A U.S. federal judge hearing a government no-confidence motion against Alphabet Google on Friday said he was not sure if he had the power to authorize the company to make excessive use of attorney-client privileges if that happened before the lawsuit was filed.
The department told Judge Amit Mehta in a lawsuit filed in the court seeking Google’s approval that the company’s “Communicate with Care” program, which asks employees to add a lawyer to many emails, was sometimes a “game” to keep in touch. Under the Attorney-Client Privilege. Google has responded that it did nothing wrong.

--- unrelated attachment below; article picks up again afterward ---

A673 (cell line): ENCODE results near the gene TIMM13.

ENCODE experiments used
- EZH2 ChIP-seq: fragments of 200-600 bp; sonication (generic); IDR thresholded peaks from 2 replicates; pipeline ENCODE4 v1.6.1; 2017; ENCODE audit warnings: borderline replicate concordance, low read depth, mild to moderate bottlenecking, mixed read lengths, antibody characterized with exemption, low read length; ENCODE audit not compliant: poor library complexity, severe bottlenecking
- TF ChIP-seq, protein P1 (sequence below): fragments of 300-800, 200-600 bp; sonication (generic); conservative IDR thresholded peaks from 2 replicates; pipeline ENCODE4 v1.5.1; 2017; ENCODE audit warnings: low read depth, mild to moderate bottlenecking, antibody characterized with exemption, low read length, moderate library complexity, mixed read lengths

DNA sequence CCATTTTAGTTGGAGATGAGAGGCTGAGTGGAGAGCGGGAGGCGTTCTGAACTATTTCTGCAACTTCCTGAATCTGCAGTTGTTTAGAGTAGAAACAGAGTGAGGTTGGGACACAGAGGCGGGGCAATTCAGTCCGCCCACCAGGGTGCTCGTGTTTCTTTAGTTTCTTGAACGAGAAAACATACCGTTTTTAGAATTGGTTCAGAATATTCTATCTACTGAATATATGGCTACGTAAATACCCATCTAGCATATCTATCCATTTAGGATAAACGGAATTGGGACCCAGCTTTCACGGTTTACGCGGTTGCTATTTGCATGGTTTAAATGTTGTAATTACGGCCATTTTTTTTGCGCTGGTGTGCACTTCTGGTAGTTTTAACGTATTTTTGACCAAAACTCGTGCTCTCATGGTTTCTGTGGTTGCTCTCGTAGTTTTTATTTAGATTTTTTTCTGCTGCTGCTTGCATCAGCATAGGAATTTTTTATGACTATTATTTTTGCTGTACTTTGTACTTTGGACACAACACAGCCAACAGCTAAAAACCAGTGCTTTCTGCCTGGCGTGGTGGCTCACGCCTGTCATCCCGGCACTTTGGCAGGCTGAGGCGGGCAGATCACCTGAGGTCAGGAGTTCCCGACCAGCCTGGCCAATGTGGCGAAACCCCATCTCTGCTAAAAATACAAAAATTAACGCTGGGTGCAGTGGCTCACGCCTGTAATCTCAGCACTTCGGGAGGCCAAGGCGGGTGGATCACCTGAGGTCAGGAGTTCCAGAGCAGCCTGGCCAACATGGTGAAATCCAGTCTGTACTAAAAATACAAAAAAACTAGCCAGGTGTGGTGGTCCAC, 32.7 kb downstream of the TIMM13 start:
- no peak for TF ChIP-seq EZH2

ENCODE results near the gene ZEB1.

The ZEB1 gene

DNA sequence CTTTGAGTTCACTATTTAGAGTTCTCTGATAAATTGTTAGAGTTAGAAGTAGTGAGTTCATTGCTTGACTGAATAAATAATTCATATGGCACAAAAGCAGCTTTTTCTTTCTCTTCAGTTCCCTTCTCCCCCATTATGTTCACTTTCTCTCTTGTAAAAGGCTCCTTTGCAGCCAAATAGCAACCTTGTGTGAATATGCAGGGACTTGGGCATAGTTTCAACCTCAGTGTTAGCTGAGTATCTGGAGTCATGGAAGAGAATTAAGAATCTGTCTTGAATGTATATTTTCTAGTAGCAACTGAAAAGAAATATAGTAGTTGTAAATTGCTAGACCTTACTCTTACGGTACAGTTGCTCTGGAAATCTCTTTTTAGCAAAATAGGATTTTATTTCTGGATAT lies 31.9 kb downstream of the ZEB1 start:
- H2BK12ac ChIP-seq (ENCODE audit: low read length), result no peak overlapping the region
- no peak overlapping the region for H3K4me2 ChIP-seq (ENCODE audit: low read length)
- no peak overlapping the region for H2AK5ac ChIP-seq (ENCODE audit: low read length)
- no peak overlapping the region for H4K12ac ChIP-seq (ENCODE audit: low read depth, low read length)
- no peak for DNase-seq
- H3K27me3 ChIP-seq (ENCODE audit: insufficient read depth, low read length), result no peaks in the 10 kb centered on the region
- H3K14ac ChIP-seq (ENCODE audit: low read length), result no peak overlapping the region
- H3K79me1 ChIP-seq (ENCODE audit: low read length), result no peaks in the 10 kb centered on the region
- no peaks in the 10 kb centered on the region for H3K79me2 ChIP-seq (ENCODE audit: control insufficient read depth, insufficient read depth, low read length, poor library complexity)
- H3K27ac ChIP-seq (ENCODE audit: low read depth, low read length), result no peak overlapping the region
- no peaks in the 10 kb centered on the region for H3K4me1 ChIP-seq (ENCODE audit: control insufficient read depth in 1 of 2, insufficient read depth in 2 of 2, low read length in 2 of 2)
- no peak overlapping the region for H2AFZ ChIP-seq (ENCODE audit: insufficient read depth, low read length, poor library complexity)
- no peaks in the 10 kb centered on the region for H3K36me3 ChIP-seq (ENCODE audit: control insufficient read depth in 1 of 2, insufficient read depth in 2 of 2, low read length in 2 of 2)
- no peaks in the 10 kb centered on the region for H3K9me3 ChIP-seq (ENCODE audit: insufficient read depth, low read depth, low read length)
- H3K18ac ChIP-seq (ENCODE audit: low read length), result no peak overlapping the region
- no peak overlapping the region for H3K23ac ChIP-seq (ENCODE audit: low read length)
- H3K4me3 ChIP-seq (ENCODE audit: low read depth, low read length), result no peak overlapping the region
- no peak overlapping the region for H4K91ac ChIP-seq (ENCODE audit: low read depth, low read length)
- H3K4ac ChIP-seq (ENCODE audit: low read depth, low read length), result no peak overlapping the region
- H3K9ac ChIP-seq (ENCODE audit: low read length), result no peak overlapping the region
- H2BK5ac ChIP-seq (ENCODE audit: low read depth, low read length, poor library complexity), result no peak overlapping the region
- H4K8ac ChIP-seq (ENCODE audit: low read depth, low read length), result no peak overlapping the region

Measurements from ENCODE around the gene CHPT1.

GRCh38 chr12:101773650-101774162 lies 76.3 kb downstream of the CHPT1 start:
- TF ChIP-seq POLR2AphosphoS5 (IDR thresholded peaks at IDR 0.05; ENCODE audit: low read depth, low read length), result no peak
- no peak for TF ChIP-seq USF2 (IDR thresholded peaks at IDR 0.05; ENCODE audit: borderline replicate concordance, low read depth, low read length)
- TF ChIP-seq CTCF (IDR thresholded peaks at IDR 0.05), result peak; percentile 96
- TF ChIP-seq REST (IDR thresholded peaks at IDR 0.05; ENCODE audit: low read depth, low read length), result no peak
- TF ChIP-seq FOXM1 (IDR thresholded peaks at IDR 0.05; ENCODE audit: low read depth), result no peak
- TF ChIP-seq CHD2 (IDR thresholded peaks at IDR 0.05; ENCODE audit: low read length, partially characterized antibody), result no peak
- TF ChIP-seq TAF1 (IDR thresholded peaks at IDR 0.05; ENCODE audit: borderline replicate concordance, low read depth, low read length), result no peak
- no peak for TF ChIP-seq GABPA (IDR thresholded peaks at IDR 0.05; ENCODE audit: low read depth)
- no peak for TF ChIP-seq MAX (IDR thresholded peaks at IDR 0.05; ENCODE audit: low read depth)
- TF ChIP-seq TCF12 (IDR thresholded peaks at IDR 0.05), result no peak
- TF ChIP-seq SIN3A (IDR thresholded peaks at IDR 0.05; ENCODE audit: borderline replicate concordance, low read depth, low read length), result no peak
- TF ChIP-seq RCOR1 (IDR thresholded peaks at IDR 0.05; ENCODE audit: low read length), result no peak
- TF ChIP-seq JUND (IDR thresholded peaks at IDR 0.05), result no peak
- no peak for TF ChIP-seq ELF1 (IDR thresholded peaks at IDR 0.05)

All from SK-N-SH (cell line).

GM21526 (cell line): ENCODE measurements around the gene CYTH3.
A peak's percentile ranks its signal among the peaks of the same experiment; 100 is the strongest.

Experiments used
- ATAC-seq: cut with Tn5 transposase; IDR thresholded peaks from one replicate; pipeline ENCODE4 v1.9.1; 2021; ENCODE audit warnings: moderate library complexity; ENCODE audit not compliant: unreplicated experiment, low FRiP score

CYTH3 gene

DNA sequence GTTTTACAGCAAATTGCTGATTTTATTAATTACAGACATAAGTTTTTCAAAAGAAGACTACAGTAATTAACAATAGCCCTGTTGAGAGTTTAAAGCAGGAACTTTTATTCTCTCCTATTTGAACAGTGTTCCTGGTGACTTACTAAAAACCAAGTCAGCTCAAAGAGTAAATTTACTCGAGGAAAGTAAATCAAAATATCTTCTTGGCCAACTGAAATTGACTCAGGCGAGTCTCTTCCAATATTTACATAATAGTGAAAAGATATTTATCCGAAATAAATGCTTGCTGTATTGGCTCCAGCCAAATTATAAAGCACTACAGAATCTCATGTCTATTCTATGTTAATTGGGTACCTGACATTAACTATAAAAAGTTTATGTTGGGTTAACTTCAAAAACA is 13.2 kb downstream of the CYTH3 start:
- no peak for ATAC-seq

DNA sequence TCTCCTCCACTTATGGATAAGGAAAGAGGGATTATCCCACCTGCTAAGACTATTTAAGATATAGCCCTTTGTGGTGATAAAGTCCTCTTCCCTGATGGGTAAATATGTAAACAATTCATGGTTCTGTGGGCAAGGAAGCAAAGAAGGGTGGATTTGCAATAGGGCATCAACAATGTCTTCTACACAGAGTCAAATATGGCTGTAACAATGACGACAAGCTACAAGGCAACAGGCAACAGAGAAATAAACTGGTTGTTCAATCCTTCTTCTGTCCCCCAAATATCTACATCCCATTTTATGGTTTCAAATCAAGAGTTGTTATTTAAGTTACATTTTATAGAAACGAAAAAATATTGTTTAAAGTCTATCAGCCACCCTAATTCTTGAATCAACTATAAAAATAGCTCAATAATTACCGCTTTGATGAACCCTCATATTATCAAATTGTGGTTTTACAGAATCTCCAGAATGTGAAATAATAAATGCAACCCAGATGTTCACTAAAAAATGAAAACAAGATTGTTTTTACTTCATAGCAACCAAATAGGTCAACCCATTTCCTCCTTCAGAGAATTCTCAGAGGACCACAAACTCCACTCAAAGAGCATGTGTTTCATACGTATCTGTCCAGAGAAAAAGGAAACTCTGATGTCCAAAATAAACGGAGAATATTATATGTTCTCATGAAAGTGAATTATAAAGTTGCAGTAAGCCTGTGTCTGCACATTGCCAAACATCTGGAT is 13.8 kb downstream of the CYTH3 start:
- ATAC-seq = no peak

Mehta, a U.S. District Court judge for the District of Columbia, said there were 140,000 “eye-popping” documents that originally fell under the attorney-client privilege but 98,000 or so were quickly handed over to the government. But he also said he was “not convinced that a federal court has jurisdiction” to approve the practice as it happened before the government filed the lawsuit.
Google’s attorney in the case, John Schmidtlin, said 21,000 emails were still in issue.
Judiciary lawyer Kenneth Dintzer said Google would be allowed to practice and launch 21,000 emails. He argued that the practice had cost the government valuable time to consolidate the case.
The judiciary filed a lawsuit against Google in 2020, alleging that it violated the no-confidence motion in conducting its search business. The trial was scheduled for September 2023.
Thomson Reuters 2022